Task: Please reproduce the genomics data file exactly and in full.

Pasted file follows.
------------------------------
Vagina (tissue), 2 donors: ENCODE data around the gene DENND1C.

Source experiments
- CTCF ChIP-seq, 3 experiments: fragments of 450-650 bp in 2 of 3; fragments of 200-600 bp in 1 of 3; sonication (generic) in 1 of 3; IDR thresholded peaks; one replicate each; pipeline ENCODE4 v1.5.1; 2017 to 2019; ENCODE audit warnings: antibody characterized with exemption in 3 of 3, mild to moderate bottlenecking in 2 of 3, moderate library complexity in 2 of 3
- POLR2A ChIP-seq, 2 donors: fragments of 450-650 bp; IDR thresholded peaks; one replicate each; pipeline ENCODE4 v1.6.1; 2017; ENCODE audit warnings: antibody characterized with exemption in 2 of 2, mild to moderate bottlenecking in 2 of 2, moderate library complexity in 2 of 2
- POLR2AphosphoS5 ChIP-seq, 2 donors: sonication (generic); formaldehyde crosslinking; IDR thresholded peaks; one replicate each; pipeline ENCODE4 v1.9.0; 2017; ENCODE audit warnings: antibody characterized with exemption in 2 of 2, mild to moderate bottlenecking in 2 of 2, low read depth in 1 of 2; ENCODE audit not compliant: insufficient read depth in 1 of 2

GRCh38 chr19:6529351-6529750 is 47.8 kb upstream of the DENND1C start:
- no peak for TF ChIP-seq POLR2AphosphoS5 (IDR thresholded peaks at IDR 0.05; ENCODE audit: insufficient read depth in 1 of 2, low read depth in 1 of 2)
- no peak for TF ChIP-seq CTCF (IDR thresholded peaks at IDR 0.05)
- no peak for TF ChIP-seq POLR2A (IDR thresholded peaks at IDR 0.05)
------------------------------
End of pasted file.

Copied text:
Vagina (tissue), 2 donors: ENCODE data around the gene DENND1C.

Source experiments
- CTCF ChIP-seq, 3 experiments: fragments of 450-650 bp in 2 of 3; fragments of 200-600 bp in 1 of 3; sonication (generic) in 1 of 3; IDR thresholded peaks; one replicate each; pipeline ENCODE4 v1.5.1; 2017 to 2019; ENCODE audit warnings: antibody characterized with exemption in 3 of 3, mild to moderate bottlenecking in 2 of 3, moderate library complexity in 2 of 3
- POLR2A ChIP-seq, 2 donors: fragments of 450-650 bp; IDR thresholded peaks; one replicate each; pipeline ENCODE4 v1.6.1; 2017; ENCODE audit warnings: antibody characterized with exemption in 2 of 2, mild to moderate bottlenecking in 2 of 2, moderate library complexity in 2 of 2
- POLR2AphosphoS5 ChIP-seq, 2 donors: sonication (generic); formaldehyde crosslinking; IDR thresholded peaks; one replicate each; pipeline ENCODE4 v1.9.0; 2017; ENCODE audit warnings: antibody characterized with exemption in 2 of 2, mild to moderate bottlenecking in 2 of 2, low read depth in 1 of 2; ENCODE audit not compliant: insufficient read depth in 1 of 2

GRCh38 chr19:6529351-6529750 is 47.8 kb upstream of the DENND1C start:
- no peak for TF ChIP-seq POLR2AphosphoS5 (IDR thresholded peaks at IDR 0.05; ENCODE audit: insufficient read depth in 1 of 2, low read depth in 1 of 2)
- no peak for TF ChIP-seq CTCF (IDR thresholded peaks at IDR 0.05)
- no peak for TF ChIP-seq POLR2A (IDR thresholded peaks at IDR 0.05)